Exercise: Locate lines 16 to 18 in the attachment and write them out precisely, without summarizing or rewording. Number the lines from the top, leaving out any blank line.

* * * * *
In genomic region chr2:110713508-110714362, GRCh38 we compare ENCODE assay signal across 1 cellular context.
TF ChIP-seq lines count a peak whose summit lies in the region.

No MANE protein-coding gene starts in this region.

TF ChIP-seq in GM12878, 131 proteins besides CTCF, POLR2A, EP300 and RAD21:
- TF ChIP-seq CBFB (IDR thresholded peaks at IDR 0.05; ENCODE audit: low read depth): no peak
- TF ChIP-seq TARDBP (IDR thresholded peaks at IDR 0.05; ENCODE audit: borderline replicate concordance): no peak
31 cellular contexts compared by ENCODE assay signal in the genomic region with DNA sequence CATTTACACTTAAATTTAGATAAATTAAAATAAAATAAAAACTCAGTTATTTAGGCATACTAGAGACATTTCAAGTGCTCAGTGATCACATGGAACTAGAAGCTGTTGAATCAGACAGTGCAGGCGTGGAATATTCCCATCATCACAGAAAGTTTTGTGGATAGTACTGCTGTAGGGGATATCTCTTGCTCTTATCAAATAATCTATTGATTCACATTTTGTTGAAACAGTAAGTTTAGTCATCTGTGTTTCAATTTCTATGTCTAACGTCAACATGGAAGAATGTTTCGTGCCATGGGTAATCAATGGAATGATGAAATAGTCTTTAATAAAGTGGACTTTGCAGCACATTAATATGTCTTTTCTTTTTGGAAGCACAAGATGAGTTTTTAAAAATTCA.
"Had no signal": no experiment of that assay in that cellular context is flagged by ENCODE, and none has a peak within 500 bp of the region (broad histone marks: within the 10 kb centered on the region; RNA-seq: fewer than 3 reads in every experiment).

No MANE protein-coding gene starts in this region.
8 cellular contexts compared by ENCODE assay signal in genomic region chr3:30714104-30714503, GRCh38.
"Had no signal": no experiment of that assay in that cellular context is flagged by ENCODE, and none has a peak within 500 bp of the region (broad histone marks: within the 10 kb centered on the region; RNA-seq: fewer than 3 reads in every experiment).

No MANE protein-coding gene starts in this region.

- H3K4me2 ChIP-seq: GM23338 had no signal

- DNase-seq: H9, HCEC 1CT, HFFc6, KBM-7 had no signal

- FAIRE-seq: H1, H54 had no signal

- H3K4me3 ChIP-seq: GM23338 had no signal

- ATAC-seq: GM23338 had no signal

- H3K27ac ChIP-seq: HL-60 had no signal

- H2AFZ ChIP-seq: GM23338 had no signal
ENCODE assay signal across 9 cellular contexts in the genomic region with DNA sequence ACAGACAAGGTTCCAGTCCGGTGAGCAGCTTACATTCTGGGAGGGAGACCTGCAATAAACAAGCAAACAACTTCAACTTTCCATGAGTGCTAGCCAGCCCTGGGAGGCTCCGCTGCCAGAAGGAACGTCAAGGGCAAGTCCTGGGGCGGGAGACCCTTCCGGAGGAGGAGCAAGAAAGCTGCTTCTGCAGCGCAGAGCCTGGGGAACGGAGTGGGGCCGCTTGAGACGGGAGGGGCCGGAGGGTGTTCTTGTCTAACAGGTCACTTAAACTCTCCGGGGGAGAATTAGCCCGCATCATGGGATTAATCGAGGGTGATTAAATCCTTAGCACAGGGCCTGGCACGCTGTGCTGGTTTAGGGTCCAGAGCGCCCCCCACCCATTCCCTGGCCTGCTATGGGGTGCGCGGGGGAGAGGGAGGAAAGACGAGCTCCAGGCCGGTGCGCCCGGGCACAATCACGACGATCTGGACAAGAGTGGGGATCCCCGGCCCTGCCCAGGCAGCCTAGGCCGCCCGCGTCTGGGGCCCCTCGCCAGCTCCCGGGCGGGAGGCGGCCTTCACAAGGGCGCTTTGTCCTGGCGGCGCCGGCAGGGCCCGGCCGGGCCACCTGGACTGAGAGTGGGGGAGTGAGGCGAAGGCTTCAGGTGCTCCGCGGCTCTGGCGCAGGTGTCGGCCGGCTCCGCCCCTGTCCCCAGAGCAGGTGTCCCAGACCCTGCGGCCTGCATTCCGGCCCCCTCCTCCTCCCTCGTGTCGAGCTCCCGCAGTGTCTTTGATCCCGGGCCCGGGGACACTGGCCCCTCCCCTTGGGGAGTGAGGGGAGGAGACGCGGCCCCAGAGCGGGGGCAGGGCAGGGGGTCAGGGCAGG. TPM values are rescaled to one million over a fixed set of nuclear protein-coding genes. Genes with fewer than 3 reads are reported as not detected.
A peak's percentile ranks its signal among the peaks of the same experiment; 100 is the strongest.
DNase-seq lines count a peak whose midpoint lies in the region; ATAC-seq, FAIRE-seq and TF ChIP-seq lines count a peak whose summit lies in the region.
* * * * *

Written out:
- H3K4me3 ChIP-seq: GM23338 had no signal

- ATAC-seq: GM23338 had no signal

- H3K27ac ChIP-seq: HL-60 had no signal